Gov. Steve Beshear was on UofL’s Belknap Campus March 19 to award the matching grants to 17 Kentucky companies, including Advanced Genomic Technologies (AGT) LLC, Regenerex and NaugaNeedles LLC, all based in Louisville.
AGT’s founder and CEO is Eugenia Wang, the director of UofL’s Gheens Center on Aging. Suzanne Ildstad, founder and chief scientific officer of Regenerex, is director of UofL’s Institute for Cellular Therapeutics. The CEO of NaugaNeedles is Mehdi Yazdanpanah, who holds a PhD from UofL.
All three companies already have received a federal Small Business Innovation Research/Small Business Technology Transfer grant. Kentucky’s program matches all or part of the federal dollars with state money. The program also awards grants to out-of-state high tech companies as a way of luring them to Kentucky.
UofL President James Ramsey called the three UofL-related companies “prime examples of the outstanding research our faculty and graduates are doing. They’re key components in UofL’s mandate of becoming a premier, nationally recognized metropolitan research institution.”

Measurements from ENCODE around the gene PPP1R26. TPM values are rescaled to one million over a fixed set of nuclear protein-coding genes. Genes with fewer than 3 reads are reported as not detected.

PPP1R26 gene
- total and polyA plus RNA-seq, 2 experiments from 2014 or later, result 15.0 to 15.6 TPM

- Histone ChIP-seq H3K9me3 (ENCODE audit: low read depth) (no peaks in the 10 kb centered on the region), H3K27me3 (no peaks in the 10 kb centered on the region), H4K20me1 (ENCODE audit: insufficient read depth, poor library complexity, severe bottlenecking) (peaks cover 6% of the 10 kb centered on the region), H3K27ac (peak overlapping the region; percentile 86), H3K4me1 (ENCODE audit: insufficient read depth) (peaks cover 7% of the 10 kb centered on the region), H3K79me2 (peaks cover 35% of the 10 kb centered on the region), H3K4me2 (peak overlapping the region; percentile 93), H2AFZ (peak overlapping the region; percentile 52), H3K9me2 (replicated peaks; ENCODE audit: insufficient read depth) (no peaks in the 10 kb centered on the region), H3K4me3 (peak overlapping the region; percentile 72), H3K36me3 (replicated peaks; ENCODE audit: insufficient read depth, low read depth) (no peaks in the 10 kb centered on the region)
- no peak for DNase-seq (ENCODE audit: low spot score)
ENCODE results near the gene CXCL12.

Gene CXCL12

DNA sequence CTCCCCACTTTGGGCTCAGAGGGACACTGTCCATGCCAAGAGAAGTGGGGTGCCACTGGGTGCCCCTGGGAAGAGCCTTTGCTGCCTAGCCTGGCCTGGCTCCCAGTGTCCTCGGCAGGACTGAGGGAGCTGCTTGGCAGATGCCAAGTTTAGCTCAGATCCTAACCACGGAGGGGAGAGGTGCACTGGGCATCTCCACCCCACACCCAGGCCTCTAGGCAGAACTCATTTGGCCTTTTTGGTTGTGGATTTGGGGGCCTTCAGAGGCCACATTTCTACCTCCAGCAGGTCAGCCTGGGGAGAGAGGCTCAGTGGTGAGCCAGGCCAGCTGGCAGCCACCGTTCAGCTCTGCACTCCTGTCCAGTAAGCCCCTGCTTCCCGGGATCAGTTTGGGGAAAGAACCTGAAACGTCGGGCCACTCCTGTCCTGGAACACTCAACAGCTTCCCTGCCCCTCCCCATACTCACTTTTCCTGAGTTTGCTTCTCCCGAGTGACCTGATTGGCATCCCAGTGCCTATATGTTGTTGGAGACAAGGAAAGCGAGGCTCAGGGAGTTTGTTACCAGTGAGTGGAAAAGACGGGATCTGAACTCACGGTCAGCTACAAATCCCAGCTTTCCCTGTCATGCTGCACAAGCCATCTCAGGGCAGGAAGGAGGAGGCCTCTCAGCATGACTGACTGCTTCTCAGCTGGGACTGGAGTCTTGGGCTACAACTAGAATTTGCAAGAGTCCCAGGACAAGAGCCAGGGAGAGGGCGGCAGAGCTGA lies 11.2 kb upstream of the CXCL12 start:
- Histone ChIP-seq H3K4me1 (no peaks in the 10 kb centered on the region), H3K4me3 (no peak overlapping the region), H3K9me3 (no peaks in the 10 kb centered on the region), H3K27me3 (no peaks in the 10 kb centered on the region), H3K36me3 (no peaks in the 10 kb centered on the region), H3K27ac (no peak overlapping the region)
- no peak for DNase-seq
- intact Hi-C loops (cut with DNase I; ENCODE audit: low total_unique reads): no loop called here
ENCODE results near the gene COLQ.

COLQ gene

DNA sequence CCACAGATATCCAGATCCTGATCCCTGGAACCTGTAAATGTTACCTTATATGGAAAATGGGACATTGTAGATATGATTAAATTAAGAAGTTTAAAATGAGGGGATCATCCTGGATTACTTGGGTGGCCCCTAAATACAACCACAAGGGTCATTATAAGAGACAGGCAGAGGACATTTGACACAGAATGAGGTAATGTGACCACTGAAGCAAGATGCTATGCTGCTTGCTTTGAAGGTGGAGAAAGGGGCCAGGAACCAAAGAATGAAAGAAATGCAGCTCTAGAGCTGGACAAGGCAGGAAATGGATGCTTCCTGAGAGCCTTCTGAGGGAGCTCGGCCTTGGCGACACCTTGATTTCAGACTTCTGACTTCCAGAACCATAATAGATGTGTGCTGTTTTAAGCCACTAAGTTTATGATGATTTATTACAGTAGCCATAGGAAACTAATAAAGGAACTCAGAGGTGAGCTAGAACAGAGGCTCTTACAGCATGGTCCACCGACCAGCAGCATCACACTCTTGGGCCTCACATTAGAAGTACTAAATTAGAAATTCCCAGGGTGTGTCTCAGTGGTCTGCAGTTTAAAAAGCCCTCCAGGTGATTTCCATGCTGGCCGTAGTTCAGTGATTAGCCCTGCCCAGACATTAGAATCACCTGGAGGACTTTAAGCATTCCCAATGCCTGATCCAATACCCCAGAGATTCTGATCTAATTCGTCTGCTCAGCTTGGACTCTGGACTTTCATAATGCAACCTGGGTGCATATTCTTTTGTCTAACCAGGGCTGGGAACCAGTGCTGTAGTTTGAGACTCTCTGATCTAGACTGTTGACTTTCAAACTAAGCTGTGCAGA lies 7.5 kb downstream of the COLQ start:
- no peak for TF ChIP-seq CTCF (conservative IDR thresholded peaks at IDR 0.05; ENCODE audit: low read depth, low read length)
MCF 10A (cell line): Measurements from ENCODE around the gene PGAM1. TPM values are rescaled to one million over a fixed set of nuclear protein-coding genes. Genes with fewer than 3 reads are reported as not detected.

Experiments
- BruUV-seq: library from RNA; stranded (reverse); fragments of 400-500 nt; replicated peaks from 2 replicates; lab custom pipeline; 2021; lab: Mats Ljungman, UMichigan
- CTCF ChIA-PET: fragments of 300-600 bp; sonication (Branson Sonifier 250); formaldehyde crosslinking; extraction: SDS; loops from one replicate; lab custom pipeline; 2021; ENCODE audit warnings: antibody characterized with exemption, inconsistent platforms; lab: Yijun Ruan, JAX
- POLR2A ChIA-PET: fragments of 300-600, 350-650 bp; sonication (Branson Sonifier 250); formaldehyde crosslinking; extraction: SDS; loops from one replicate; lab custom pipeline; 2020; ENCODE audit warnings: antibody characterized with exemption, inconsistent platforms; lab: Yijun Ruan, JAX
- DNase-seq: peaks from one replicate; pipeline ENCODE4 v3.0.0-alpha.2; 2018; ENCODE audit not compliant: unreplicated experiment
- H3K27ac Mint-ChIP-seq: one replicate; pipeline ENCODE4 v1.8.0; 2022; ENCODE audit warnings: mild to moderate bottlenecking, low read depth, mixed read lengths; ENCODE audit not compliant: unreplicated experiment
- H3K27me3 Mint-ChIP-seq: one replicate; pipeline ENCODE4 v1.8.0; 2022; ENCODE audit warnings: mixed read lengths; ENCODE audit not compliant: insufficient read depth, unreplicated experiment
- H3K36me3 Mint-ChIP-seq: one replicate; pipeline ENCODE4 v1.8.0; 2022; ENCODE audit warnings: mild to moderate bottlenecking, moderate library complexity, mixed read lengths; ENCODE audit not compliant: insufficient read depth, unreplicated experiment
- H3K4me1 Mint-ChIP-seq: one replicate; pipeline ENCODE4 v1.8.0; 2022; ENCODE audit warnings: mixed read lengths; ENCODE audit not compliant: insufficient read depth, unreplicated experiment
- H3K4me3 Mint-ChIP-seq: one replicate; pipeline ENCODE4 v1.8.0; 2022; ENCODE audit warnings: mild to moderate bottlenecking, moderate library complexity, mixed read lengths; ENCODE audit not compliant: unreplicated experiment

Regenerex is working on a way to let kidney transplant patients avoid anti-rejection medications, while NaugaNeedles is developing specialized probes to use in scanning probe microscopy, a technique that forms an image of a specimen by mechanically moving a probe across its surface.
“Without Kentucky’s matching grant (AGT) couldn’t pursue therapeutic research for Alzheimer’s disease,” Wang said.
The companies are “working on amazing new technologies that will improve the lives of people around the world as well as create jobs in Kentucky,” Beshear said at the news conference announcing the awards.
The news conference announcing the grants took place in the auditorium of the J.B. Speed School of Engineering’s Ernst Hall. After the announcement, Beshear and other attendees toured the Conn Center for Renewable Energy Research.